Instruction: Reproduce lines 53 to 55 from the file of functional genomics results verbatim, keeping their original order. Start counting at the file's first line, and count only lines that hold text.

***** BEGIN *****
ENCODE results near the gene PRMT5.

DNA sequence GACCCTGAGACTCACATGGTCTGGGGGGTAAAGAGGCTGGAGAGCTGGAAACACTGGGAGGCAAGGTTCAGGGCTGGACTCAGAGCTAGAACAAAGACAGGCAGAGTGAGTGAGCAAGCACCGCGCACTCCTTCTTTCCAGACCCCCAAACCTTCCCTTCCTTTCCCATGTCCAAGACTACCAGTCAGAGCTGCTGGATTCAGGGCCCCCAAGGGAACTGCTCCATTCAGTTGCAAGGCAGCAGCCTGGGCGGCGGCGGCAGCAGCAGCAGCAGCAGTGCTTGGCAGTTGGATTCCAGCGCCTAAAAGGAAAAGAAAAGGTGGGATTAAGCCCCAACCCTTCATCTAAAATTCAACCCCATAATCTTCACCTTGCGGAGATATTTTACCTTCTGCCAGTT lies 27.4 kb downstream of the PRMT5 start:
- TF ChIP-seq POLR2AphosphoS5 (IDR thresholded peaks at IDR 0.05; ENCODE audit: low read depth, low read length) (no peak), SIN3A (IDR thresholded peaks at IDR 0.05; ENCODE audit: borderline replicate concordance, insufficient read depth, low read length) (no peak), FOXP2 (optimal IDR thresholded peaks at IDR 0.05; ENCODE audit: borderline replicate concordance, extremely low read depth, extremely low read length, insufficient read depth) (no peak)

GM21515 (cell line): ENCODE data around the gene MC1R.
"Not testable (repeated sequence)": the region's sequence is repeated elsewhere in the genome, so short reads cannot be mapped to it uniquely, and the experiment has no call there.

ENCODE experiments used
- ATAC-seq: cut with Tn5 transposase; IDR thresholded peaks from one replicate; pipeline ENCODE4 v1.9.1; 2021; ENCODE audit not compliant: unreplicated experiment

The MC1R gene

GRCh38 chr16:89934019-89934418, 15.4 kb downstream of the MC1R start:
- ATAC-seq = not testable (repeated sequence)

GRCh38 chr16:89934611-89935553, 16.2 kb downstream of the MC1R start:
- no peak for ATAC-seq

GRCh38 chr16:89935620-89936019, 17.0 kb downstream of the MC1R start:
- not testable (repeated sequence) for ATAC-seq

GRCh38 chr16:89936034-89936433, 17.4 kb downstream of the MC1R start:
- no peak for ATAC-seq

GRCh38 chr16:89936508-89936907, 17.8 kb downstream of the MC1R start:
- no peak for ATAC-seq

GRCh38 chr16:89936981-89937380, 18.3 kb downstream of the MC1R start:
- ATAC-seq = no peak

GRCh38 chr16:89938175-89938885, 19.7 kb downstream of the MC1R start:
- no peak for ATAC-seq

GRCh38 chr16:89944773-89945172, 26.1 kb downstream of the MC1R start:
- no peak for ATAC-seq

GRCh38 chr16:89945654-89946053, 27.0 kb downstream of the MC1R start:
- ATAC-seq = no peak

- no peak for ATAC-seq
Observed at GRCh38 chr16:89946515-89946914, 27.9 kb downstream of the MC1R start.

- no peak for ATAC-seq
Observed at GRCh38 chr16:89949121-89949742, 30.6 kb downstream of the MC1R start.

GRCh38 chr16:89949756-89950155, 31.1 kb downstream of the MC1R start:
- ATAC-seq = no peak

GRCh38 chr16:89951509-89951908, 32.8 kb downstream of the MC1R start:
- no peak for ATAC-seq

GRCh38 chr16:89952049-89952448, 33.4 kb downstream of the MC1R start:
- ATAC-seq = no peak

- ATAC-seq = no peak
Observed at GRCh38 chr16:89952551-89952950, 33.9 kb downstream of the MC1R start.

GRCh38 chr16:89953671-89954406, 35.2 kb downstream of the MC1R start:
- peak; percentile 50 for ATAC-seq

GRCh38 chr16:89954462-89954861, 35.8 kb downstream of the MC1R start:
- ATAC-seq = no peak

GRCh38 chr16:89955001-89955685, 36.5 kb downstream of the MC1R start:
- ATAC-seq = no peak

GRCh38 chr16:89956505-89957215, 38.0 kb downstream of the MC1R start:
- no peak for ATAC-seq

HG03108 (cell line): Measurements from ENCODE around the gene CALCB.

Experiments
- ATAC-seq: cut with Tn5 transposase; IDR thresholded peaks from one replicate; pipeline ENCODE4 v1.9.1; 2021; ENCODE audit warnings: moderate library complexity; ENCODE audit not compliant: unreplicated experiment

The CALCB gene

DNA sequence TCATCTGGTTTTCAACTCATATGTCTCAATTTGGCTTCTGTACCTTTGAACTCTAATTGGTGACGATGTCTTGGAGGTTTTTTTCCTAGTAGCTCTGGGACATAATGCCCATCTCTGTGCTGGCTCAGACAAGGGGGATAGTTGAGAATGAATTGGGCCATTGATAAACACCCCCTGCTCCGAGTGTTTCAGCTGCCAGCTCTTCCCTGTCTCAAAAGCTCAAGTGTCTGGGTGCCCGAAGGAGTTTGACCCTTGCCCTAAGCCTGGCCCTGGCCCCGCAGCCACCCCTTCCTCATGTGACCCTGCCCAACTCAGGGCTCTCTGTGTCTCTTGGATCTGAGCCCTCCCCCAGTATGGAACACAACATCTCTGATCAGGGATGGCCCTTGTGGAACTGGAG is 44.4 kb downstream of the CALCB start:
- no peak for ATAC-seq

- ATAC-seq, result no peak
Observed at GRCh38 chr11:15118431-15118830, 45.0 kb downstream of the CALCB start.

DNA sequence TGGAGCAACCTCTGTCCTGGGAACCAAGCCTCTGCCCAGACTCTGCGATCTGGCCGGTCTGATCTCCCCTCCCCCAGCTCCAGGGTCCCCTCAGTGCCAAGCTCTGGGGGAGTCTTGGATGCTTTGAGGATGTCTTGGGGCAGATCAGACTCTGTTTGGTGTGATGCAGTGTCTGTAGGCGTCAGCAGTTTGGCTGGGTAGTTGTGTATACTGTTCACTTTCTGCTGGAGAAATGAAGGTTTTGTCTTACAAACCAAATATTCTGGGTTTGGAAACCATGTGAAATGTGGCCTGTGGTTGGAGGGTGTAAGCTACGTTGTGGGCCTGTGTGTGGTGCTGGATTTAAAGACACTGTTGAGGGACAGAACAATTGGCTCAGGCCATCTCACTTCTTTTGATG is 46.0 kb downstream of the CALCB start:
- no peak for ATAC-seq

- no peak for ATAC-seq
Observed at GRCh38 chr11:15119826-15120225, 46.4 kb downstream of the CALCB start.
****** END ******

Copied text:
- ATAC-seq, result no peak
Observed at GRCh38 chr11:15118431-15118830, 45.0 kb downstream of the CALCB start.

DNA sequence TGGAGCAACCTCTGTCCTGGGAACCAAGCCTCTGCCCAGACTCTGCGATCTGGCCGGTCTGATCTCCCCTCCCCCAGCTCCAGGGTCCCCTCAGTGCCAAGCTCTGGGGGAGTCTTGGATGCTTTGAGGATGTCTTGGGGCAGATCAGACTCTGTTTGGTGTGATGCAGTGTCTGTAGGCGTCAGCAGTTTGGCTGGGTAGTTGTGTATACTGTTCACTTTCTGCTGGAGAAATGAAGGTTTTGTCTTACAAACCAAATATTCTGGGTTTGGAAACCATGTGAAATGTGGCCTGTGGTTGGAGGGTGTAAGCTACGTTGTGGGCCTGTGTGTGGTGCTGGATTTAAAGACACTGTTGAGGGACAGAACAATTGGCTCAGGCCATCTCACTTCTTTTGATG is 46.0 kb downstream of the CALCB start: